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|Title:||Age of onset and cumulative risk of mental disorders: a cross-national analysis of population surveys from 29 countries||Authors:||McGrath, John J
Andrade, Laura H
Bromet, Evelyn J
de Almeida, José Miguel Caldas
Chiu, Wai Tat
Demler, Olga V
Haro, Josep Maria
Karam, Elie G.
Karam, Georges E.
Khaled, Salma M
Medina-Mora, Maria Elena
Sampson, Nancy A
Stagnaro, Juan Carlos
Stein, Dan J
Ten Have, Margreet
Woodruff, Peter W
Kessler, Ronald C
|Affiliations:||Faculty of Medicine
Faculty of Medicine
|Issue Date:||2023-07-30||Part of:||The Lancet Psychiatry||Volume:||10||Issue:||9||Start page:||668||End page:||681||Abstract:||
Information on the frequency and timing of mental disorder onsets across the lifespan is of fundamental importance for public health planning. Broad, cross-national estimates of this information from coordinated general population surveys were last updated in 2007. We aimed to provide updated and improved estimates of age-of-onset distributions, lifetime prevalence, and morbid risk.
In this cross-national analysis, we analysed data from respondents aged 18 years or older to the World Mental Health surveys, a coordinated series of cross-sectional, face-to-face community epidemiological surveys administered between 2001 and 2022. In the surveys, the WHO Composite International Diagnostic Interview, a fully structured psychiatric diagnostic interview, was used to assess age of onset, lifetime prevalence, and morbid risk of 13 DSM-IV mental disorders until age 75 years across surveys by sex. We did not assess ethnicity. The surveys were geographically clustered and weighted to adjust for selection probability, and standard errors of incidence rates and cumulative incidence curves were calculated using the jackknife repeated replications simulation method, taking weighting and geographical clustering of data into account.
We included 156 331 respondents from 32 surveys in 29 countries, including 12 low-income and middle-income countries and 17 high-income countries, and including 85 308 (54·5%) female respondents and 71 023 (45·4%) male respondents. The lifetime prevalence of any mental disorder was 28·6% (95% CI 27·9–29·2) for male respondents and 29·8% (29·2–30·3) for female respondents. Morbid risk of any mental disorder by age 75 years was 46·4% (44·9–47·8) for male respondents and 53·1% (51·9–54·3) for female respondents. Conditional probabilities of first onset peaked at approximately age 15 years, with a median age of onset of 19 years (IQR 14–32) for male respondents and 20 years (12–36) for female respondents. The two most prevalent disorders were alcohol use disorder and major depressive disorder for male respondents and major depressive disorder and specific phobia for female respondents.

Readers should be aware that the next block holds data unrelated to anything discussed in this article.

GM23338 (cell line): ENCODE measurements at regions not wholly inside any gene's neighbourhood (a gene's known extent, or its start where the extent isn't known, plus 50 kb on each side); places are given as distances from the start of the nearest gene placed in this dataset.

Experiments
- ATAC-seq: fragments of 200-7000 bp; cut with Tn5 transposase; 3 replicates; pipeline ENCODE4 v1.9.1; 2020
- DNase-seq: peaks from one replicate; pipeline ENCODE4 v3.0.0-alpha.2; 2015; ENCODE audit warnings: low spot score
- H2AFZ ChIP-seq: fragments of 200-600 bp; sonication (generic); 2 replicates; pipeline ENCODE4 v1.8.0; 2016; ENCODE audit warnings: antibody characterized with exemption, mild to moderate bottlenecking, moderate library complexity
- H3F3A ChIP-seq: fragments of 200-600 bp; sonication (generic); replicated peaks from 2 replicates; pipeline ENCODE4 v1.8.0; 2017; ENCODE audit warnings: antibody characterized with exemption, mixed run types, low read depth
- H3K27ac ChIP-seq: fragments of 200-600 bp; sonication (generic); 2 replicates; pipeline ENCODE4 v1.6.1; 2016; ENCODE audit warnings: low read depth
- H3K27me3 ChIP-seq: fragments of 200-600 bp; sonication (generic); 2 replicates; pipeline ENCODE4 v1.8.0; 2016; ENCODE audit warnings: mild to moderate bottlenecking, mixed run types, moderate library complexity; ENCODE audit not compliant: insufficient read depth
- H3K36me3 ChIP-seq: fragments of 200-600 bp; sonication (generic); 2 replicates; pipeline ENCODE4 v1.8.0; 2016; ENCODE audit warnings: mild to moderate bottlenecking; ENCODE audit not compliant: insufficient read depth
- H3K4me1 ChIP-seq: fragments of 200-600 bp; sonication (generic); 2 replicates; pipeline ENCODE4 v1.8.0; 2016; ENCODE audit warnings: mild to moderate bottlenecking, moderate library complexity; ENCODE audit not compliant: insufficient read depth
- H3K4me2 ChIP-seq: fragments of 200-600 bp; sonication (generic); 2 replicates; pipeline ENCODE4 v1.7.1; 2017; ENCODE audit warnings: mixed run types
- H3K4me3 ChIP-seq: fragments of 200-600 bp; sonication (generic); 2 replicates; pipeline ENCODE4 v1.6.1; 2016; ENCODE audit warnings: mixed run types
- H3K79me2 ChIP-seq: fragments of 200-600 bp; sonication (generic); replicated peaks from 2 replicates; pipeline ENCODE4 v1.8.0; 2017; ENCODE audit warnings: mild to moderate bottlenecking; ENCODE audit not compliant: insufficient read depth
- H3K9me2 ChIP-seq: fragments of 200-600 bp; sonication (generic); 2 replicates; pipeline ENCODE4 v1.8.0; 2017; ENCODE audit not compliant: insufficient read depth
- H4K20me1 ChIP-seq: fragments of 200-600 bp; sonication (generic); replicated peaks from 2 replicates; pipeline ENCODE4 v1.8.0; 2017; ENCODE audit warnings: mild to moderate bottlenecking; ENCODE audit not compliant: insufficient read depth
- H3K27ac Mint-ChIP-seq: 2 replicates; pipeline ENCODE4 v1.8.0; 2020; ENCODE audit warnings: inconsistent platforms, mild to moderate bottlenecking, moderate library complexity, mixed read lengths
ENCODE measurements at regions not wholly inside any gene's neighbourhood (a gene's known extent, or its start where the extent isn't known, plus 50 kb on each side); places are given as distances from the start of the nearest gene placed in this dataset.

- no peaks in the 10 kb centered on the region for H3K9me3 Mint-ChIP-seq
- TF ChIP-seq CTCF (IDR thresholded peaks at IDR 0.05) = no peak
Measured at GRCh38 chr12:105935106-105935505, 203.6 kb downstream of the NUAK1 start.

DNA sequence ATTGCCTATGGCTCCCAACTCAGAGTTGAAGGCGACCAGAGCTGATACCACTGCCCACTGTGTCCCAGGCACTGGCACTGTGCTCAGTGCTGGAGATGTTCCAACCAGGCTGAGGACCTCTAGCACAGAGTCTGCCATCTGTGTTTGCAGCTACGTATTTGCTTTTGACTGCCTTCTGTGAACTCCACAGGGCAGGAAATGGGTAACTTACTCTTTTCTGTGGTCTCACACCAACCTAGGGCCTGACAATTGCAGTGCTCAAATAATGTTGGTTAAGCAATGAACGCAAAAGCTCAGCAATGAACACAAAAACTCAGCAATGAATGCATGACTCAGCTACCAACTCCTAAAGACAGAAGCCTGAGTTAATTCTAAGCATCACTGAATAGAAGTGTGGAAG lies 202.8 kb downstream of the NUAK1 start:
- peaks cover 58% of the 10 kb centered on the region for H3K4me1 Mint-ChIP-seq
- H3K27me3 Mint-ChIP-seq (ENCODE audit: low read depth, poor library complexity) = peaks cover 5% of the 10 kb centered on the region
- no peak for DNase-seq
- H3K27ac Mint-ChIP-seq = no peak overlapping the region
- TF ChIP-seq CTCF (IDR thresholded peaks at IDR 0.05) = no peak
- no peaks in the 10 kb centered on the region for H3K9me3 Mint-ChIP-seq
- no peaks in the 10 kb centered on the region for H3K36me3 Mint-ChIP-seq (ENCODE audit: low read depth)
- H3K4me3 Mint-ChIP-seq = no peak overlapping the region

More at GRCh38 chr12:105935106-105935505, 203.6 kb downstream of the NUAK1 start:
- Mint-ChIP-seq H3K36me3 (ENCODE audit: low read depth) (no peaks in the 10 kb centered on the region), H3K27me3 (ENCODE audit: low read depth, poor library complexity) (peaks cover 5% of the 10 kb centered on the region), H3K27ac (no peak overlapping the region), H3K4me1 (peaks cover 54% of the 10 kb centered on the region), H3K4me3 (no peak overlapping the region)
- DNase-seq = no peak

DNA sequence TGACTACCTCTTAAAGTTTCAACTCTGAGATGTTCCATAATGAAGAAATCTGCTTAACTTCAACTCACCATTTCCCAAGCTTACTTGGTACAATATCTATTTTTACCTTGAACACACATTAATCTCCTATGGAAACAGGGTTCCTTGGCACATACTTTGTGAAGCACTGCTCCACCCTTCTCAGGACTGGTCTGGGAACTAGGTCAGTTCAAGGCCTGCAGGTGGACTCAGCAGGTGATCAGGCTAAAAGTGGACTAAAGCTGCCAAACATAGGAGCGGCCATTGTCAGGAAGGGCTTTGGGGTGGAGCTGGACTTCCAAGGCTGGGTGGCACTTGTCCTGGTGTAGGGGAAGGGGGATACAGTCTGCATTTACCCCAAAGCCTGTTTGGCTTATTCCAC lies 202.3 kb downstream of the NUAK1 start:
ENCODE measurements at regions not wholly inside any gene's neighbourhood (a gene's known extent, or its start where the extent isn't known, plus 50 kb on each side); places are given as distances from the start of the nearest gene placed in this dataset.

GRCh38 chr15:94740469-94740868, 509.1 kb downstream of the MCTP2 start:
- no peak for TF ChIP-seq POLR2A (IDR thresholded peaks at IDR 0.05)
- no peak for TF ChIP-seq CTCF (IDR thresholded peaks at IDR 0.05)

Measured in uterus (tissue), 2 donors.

By age 75 years, approximately half the population can expect to develop one or more of the 13 mental disorders considered in this Article. These disorders typically first emerge in childhood, adolescence, or young adulthood. Services should have the capacity to detect and treat common mental disorders promptly and to optimise care that suits people at these crucial parts of the life course.
|Appears in Collections:||Faculty of Medicine|
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